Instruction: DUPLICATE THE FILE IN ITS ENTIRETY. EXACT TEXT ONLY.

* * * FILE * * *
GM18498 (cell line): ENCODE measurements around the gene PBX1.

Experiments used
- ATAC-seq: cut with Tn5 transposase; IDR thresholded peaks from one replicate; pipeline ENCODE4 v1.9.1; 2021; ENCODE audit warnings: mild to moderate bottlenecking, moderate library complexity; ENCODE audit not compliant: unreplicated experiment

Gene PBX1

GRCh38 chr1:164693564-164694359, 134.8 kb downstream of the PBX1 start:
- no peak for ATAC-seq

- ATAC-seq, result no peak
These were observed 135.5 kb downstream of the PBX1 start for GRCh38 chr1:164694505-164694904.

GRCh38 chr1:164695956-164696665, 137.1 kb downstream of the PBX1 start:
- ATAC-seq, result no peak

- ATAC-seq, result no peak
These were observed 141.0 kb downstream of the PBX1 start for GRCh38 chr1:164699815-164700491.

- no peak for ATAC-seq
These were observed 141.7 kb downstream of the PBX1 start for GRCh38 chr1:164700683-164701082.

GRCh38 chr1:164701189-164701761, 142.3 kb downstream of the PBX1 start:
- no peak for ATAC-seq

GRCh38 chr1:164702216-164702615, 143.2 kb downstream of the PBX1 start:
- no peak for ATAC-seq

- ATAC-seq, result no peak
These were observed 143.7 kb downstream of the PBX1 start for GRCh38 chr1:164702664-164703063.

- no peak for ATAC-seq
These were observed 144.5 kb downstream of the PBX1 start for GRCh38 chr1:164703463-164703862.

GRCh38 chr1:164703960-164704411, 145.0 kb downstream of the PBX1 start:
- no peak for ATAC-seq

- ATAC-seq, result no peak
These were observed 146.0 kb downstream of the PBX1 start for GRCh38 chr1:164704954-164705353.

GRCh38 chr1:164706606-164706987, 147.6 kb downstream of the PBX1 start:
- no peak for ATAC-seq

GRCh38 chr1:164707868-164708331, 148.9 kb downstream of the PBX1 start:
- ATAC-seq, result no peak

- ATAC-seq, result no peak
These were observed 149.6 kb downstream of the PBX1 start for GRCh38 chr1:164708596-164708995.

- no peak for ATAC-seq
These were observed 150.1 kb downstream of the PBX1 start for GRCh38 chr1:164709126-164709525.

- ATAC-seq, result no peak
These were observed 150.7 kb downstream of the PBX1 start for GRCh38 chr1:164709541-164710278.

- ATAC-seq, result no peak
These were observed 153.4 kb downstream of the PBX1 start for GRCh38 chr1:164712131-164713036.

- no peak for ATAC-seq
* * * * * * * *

GM18498 (cell line): ENCODE measurements around the gene PBX1.

Experiments used
- ATAC-seq: cut with Tn5 transposase; IDR thresholded peaks from one replicate; pipeline ENCODE4 v1.9.1; 2021; ENCODE audit warnings: mild to moderate bottlenecking, moderate library complexity; ENCODE audit not compliant: unreplicated experiment

Gene PBX1

GRCh38 chr1:164693564-164694359, 134.8 kb downstream of the PBX1 start:
- no peak for ATAC-seq

- ATAC-seq, result no peak
These were observed 135.5 kb downstream of the PBX1 start for GRCh38 chr1:164694505-164694904.

GRCh38 chr1:164695956-164696665, 137.1 kb downstream of the PBX1 start:
- ATAC-seq, result no peak

- ATAC-seq, result no peak
These were observed 141.0 kb downstream of the PBX1 start for GRCh38 chr1:164699815-164700491.

- no peak for ATAC-seq
These were observed 141.7 kb downstream of the PBX1 start for GRCh38 chr1:164700683-164701082.

GRCh38 chr1:164701189-164701761, 142.3 kb downstream of the PBX1 start:
- no peak for ATAC-seq

GRCh38 chr1:164702216-164702615, 143.2 kb downstream of the PBX1 start:
- no peak for ATAC-seq

- ATAC-seq, result no peak
These were observed 143.7 kb downstream of the PBX1 start for GRCh38 chr1:164702664-164703063.

- no peak for ATAC-seq
These were observed 144.5 kb downstream of the PBX1 start for GRCh38 chr1:164703463-164703862.

GRCh38 chr1:164703960-164704411, 145.0 kb downstream of the PBX1 start:
- no peak for ATAC-seq

- ATAC-seq, result no peak
These were observed 146.0 kb downstream of the PBX1 start for GRCh38 chr1:164704954-164705353.

GRCh38 chr1:164706606-164706987, 147.6 kb downstream of the PBX1 start:
- no peak for ATAC-seq

GRCh38 chr1:164707868-164708331, 148.9 kb downstream of the PBX1 start:
- ATAC-seq, result no peak

- ATAC-seq, result no peak
These were observed 149.6 kb downstream of the PBX1 start for GRCh38 chr1:164708596-164708995.

- no peak for ATAC-seq
These were observed 150.1 kb downstream of the PBX1 start for GRCh38 chr1:164709126-164709525.

- ATAC-seq, result no peak
These were observed 150.7 kb downstream of the PBX1 start for GRCh38 chr1:164709541-164710278.

- ATAC-seq, result no peak
These were observed 153.4 kb downstream of the PBX1 start for GRCh38 chr1:164712131-164713036.

- no peak for ATAC-seq